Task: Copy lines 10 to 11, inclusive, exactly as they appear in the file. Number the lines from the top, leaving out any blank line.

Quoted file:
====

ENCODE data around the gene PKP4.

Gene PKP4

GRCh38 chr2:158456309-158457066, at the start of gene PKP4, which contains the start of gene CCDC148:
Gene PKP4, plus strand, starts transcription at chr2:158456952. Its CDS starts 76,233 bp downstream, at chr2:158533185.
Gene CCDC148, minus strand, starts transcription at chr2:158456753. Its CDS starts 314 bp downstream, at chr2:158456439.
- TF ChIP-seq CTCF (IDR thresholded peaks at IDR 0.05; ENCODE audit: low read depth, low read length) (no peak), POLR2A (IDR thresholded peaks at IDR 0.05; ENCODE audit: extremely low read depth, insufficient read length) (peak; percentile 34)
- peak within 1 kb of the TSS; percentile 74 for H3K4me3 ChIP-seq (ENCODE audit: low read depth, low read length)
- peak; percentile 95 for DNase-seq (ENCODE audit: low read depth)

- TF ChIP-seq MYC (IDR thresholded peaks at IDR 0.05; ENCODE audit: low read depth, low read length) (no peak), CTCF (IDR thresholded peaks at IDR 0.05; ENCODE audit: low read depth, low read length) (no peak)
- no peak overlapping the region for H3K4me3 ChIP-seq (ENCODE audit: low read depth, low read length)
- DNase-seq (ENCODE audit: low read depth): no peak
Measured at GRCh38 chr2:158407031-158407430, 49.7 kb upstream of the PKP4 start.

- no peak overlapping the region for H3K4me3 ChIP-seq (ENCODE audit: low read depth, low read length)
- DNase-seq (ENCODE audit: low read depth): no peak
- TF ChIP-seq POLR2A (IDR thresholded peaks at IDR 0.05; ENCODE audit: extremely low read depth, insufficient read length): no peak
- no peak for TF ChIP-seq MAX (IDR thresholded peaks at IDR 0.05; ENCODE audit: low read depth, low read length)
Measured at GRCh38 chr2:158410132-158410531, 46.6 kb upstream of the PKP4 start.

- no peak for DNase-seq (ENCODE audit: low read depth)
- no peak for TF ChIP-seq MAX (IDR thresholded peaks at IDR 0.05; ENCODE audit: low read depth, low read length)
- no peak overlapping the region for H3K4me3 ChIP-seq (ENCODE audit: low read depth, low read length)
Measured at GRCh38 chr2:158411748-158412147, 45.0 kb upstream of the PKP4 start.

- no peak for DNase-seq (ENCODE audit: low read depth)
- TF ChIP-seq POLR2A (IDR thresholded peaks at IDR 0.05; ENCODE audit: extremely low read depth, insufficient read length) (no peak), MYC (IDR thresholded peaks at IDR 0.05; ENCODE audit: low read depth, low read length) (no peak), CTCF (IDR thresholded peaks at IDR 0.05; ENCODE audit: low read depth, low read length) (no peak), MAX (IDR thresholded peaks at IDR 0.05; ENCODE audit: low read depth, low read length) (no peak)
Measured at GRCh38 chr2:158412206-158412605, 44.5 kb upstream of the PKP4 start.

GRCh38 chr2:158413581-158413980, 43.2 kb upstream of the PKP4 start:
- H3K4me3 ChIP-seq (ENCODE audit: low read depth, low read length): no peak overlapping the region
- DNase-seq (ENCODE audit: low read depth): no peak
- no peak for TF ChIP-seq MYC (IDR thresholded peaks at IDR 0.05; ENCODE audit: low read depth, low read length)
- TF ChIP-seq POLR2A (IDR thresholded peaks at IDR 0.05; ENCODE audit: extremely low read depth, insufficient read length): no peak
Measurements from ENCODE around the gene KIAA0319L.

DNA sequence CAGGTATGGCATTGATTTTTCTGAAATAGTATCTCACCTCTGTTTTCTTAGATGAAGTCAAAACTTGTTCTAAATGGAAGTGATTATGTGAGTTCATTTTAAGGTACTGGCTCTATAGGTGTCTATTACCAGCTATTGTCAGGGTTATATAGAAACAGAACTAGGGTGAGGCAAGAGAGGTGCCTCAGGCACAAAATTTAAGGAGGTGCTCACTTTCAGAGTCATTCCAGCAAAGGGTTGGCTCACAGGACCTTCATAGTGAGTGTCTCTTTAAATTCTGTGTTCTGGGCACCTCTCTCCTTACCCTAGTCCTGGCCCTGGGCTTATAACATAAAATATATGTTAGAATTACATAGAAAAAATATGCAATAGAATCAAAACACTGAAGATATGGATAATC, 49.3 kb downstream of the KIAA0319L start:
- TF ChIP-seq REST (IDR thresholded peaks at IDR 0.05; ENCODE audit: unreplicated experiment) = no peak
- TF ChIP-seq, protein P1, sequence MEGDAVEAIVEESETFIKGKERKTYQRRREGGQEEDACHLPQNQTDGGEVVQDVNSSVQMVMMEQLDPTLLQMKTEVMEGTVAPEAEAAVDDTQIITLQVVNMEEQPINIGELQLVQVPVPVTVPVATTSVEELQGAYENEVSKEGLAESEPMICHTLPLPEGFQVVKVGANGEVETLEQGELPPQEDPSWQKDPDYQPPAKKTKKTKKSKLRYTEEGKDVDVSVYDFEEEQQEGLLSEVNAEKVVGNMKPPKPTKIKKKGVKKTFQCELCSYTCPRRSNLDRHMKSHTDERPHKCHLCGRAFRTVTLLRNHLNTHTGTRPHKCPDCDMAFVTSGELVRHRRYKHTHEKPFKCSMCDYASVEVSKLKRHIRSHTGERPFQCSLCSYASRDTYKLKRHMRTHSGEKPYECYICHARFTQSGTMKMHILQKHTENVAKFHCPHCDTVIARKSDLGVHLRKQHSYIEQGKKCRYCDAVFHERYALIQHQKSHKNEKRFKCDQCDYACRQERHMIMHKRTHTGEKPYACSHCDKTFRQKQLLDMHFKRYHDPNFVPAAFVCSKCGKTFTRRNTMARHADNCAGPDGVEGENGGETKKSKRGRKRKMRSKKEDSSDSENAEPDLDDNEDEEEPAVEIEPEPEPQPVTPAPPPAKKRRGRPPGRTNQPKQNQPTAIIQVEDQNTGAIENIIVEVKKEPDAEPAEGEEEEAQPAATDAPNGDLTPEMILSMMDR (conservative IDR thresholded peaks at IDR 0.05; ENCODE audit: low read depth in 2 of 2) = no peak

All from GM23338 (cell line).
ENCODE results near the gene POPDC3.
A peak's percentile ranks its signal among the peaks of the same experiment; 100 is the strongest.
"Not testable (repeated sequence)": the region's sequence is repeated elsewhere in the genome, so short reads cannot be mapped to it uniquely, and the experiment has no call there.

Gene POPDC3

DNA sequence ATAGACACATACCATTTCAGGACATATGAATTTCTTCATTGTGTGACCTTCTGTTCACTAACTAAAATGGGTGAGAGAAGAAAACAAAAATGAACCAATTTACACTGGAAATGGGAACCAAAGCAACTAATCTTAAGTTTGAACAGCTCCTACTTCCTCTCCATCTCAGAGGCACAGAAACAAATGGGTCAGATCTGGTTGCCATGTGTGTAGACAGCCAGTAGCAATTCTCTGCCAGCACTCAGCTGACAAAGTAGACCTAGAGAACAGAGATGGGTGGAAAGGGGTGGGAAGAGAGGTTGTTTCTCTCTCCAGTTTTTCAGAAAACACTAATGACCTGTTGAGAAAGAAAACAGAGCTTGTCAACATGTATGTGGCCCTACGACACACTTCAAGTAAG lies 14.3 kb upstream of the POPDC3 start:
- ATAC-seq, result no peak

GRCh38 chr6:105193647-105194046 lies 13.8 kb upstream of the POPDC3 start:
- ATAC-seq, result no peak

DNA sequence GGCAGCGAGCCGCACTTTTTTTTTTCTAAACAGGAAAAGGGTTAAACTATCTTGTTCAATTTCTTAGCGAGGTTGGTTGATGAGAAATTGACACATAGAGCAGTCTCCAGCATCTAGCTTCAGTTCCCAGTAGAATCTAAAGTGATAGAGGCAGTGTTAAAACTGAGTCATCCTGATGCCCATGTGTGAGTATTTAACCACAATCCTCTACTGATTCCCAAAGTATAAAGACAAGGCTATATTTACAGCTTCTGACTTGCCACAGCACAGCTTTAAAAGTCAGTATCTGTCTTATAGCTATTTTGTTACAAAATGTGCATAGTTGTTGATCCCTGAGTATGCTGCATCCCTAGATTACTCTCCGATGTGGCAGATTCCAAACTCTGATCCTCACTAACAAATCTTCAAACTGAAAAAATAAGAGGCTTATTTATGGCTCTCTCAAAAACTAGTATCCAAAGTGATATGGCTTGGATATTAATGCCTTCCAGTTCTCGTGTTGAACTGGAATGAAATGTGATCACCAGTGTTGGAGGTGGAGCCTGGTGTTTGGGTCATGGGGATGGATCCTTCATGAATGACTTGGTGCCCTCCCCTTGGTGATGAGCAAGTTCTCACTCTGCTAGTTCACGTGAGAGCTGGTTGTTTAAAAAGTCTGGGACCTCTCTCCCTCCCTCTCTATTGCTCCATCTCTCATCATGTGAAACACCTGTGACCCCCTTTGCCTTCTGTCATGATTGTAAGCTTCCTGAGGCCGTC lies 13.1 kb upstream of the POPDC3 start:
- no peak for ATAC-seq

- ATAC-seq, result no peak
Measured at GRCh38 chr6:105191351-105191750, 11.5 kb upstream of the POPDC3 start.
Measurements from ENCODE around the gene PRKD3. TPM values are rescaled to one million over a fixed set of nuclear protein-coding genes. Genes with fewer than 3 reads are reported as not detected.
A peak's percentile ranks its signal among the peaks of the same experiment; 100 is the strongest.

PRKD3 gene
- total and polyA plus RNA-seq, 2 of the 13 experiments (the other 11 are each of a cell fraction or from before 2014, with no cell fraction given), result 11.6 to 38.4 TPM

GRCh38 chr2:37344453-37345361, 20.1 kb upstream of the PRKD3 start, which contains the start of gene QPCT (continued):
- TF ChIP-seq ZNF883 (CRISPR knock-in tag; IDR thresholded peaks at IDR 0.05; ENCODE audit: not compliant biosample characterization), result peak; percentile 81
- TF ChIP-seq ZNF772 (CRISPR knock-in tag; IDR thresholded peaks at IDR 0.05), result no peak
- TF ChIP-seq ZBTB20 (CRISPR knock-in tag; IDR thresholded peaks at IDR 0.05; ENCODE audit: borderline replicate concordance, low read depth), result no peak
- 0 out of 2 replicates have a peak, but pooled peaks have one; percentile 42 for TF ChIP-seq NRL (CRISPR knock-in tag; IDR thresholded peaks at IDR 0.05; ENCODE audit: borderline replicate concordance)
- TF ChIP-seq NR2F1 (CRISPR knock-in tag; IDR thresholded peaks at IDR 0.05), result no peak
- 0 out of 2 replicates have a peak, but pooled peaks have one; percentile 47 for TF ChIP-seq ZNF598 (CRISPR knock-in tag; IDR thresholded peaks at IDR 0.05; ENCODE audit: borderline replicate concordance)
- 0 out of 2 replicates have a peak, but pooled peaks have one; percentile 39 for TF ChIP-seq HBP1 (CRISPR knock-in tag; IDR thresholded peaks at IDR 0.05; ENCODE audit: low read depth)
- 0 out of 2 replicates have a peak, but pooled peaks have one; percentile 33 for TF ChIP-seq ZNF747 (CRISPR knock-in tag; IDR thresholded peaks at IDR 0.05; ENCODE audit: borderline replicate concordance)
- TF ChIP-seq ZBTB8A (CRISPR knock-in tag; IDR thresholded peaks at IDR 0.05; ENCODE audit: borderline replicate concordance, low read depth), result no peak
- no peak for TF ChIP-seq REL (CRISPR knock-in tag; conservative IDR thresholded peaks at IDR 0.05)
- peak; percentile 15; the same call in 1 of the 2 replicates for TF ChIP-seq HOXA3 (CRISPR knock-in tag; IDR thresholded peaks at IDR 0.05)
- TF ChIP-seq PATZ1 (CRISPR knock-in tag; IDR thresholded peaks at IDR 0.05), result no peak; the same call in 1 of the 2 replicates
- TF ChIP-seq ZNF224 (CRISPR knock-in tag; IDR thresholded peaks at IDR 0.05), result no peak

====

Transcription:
- no peak overlapping the region for H3K4me3 ChIP-seq (ENCODE audit: low read depth, low read length)
- DNase-seq (ENCODE audit: low read depth): no peak